I will never forget the young man who came to see me years ago about a friend of his. It seemed that every time this young man, who I will call "Joe," began to move forward in his life or career, his friend - who struggled with a substance abuse problem - would have a crisis and Joe would put everything on hold to help him. It was like clockwork, he told me.
September 22, 2015|
By Rev. Dr. Bob LeFavi
Bonnie Parker was a faithful person, perhaps not much different from you or me. She was a dedicated follower of Christ and sincerely wanted to believe with all her heart. Then, she was diagnosed with cancer.
September 15, 2015|
By Rev. Dr. Bob LeFavi
Maybe they were looking for something they felt was missing in their life. Maybe their marriage was on the rocks. Or maybe they were going through a kind of mid-life crisis. Whatever the reason millions of Americans signed up for an account on Ashley Madison - the Web site that specializes in connecting people for the purpose of having an extra-marital affair - those folks must now feel a bit like Michael Douglas in "Fatal Attraction," or perhaps more like the boiled rabbit.
Guyton Christian Church (Disciples of Christ) recently held its annual vacation Bible school for kids aged preschool through grade 5. The theme this year was "Everest: Conquering Challenges through God."
Having spent some time trying to help couples who are struggling in their marriage, I have developed a habit of listening for much of the first few sessions. I answer questions posed to me, but I tend to not interject much.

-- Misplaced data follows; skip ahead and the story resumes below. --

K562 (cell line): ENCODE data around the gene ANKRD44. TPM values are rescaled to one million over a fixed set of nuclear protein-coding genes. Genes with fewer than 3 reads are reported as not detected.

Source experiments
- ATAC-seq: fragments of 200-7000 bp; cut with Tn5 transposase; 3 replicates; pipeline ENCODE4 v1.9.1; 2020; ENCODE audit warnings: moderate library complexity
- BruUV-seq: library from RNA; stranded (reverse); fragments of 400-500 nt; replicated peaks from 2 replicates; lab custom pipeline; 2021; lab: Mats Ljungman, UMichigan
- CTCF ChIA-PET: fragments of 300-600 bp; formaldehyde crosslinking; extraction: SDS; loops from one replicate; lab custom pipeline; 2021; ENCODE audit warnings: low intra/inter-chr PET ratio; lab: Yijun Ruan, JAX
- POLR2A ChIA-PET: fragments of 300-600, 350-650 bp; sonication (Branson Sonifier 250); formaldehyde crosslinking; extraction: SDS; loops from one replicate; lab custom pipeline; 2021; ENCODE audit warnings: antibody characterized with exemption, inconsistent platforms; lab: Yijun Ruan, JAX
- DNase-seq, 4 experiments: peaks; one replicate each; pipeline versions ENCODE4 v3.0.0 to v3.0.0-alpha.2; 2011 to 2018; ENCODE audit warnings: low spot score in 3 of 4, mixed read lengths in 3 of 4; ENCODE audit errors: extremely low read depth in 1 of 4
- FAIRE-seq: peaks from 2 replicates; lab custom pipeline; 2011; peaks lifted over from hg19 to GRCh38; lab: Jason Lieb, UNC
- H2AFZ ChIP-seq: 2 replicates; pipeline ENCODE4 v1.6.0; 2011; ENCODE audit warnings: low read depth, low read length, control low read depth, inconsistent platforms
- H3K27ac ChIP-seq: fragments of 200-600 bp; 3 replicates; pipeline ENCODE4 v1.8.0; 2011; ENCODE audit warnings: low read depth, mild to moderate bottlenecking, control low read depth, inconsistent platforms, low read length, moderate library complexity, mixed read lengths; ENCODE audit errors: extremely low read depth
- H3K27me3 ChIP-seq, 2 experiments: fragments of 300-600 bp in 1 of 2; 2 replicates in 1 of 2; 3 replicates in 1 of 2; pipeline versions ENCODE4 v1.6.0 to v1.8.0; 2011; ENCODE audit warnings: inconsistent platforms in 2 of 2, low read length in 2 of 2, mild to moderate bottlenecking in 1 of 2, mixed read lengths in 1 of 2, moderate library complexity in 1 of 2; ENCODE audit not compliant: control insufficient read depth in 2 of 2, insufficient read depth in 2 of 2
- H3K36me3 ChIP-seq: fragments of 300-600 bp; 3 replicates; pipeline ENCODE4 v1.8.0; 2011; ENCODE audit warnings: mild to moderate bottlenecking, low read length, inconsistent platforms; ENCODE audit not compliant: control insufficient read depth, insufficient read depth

According to multiple news agencies, over the past few months the Islamic State (ISIS) has determined theologically that its fighters can rape young women - girls, really - as long as they are Christians, Jews, or other "unbelievers." According to ISIS leaders, by doing so, the fighters become closer to God.
Recently, I was asked to share my administrative and managerial philosophies with others. One question posed to me was a first: "What are your non-negotiables?" While I certainly have those things I simply cannot bend on, I have never quite crystallized them or put them in writing.
W. L. "Peck" Lawson Sr. was recognized st the Sunday morning service during the annual Campmeeting, for more than 30 years of faithful service as a trustee representing Guyton United Methodist Church at the Methodist Campground in Springfield.
When Ohio Governor John Kasich entered the presidential race last Tuesday, he brought with him an interesting dynamic. He is a Republican who sees Christianity as deeply personal, a factor that influences his decision-making. While that may be true of other candidates, Kasich does not allow the party line to affect his Christian-based views. And that's why he's different.
Pastors, who are often in the position of providing some comfort following a death, have a unique vantage point from which to recognize the most beneficial actions to a congregant's family upon the death of a loved one. Often, friends of the deceased are left at a loss, not knowing what should be said or done to be a balm to those grieving.
Over the years in the role as pastor, I have come to see that the death of a loved one (whether expected or unexpected) often leaves people feeling not only grief and a sense of loss, but also anxiety - anxiety over what they should be doing and feeling in the wake of such a personal tragedy. In that regard, please accept the following as friendly advice I see as consistent with the Christian faith.
By the time you read this, you will have seen and heard a great deal about the senseless shooting at Emanuel AME Church in Charleston, S.C. Let me offer perspective somewhat different from what you may have encountered until now.